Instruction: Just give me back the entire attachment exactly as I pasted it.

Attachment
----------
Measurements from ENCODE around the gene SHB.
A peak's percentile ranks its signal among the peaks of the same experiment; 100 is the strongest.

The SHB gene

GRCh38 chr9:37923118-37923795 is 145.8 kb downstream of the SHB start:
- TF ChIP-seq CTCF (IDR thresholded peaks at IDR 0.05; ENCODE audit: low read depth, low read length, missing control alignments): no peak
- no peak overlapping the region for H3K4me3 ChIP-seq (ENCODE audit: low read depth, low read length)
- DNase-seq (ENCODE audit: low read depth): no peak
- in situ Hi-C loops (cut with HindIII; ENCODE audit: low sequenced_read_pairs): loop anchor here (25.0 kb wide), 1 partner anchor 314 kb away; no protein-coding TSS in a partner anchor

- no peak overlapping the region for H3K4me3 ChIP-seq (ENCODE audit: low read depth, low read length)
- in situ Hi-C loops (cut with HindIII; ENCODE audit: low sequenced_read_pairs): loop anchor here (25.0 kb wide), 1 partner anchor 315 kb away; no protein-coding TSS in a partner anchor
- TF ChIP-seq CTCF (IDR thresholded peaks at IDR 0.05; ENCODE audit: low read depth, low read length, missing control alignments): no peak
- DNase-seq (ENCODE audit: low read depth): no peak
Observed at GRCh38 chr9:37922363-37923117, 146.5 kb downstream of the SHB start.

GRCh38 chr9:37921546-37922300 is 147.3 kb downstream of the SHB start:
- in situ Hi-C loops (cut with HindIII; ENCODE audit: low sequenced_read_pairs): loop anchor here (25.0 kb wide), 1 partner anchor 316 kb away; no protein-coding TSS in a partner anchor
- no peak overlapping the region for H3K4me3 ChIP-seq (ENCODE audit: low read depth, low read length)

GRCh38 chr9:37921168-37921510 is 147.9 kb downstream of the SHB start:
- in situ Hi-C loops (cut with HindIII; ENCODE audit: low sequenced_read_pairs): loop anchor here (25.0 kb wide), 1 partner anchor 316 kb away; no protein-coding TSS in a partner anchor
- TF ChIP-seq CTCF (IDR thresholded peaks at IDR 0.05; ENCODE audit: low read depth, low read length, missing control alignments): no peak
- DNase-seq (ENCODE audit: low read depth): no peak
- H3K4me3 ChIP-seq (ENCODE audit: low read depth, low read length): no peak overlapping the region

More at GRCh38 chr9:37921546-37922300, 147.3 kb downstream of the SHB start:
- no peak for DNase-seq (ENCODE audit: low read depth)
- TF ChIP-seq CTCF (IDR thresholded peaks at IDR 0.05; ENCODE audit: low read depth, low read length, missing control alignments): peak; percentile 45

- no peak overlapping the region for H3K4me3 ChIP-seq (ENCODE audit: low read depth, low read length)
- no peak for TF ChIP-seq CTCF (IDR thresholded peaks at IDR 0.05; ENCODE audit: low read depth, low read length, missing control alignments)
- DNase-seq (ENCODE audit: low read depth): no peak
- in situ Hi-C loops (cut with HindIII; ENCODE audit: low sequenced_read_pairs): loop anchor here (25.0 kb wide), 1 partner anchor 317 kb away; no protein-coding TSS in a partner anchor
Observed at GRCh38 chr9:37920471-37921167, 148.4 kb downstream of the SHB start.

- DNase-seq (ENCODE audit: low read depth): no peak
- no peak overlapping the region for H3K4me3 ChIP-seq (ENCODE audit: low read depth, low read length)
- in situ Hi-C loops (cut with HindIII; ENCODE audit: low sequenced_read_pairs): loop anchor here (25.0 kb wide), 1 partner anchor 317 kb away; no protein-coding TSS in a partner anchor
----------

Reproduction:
Measurements from ENCODE around the gene SHB.
A peak's percentile ranks its signal among the peaks of the same experiment; 100 is the strongest.

The SHB gene

GRCh38 chr9:37923118-37923795 is 145.8 kb downstream of the SHB start:
- TF ChIP-seq CTCF (IDR thresholded peaks at IDR 0.05; ENCODE audit: low read depth, low read length, missing control alignments): no peak
- no peak overlapping the region for H3K4me3 ChIP-seq (ENCODE audit: low read depth, low read length)
- DNase-seq (ENCODE audit: low read depth): no peak
- in situ Hi-C loops (cut with HindIII; ENCODE audit: low sequenced_read_pairs): loop anchor here (25.0 kb wide), 1 partner anchor 314 kb away; no protein-coding TSS in a partner anchor

- no peak overlapping the region for H3K4me3 ChIP-seq (ENCODE audit: low read depth, low read length)
- in situ Hi-C loops (cut with HindIII; ENCODE audit: low sequenced_read_pairs): loop anchor here (25.0 kb wide), 1 partner anchor 315 kb away; no protein-coding TSS in a partner anchor
- TF ChIP-seq CTCF (IDR thresholded peaks at IDR 0.05; ENCODE audit: low read depth, low read length, missing control alignments): no peak
- DNase-seq (ENCODE audit: low read depth): no peak
Observed at GRCh38 chr9:37922363-37923117, 146.5 kb downstream of the SHB start.

GRCh38 chr9:37921546-37922300 is 147.3 kb downstream of the SHB start:
- in situ Hi-C loops (cut with HindIII; ENCODE audit: low sequenced_read_pairs): loop anchor here (25.0 kb wide), 1 partner anchor 316 kb away; no protein-coding TSS in a partner anchor
- no peak overlapping the region for H3K4me3 ChIP-seq (ENCODE audit: low read depth, low read length)

GRCh38 chr9:37921168-37921510 is 147.9 kb downstream of the SHB start:
- in situ Hi-C loops (cut with HindIII; ENCODE audit: low sequenced_read_pairs): loop anchor here (25.0 kb wide), 1 partner anchor 316 kb away; no protein-coding TSS in a partner anchor
- TF ChIP-seq CTCF (IDR thresholded peaks at IDR 0.05; ENCODE audit: low read depth, low read length, missing control alignments): no peak
- DNase-seq (ENCODE audit: low read depth): no peak
- H3K4me3 ChIP-seq (ENCODE audit: low read depth, low read length): no peak overlapping the region

More at GRCh38 chr9:37921546-37922300, 147.3 kb downstream of the SHB start:
- no peak for DNase-seq (ENCODE audit: low read depth)
- TF ChIP-seq CTCF (IDR thresholded peaks at IDR 0.05; ENCODE audit: low read depth, low read length, missing control alignments): peak; percentile 45

- no peak overlapping the region for H3K4me3 ChIP-seq (ENCODE audit: low read depth, low read length)
- no peak for TF ChIP-seq CTCF (IDR thresholded peaks at IDR 0.05; ENCODE audit: low read depth, low read length, missing control alignments)
- DNase-seq (ENCODE audit: low read depth): no peak
- in situ Hi-C loops (cut with HindIII; ENCODE audit: low sequenced_read_pairs): loop anchor here (25.0 kb wide), 1 partner anchor 317 kb away; no protein-coding TSS in a partner anchor
Observed at GRCh38 chr9:37920471-37921167, 148.4 kb downstream of the SHB start.

- DNase-seq (ENCODE audit: low read depth): no peak
- no peak overlapping the region for H3K4me3 ChIP-seq (ENCODE audit: low read depth, low read length)
- in situ Hi-C loops (cut with HindIII; ENCODE audit: low sequenced_read_pairs): loop anchor here (25.0 kb wide), 1 partner anchor 317 kb away; no protein-coding TSS in a partner anchor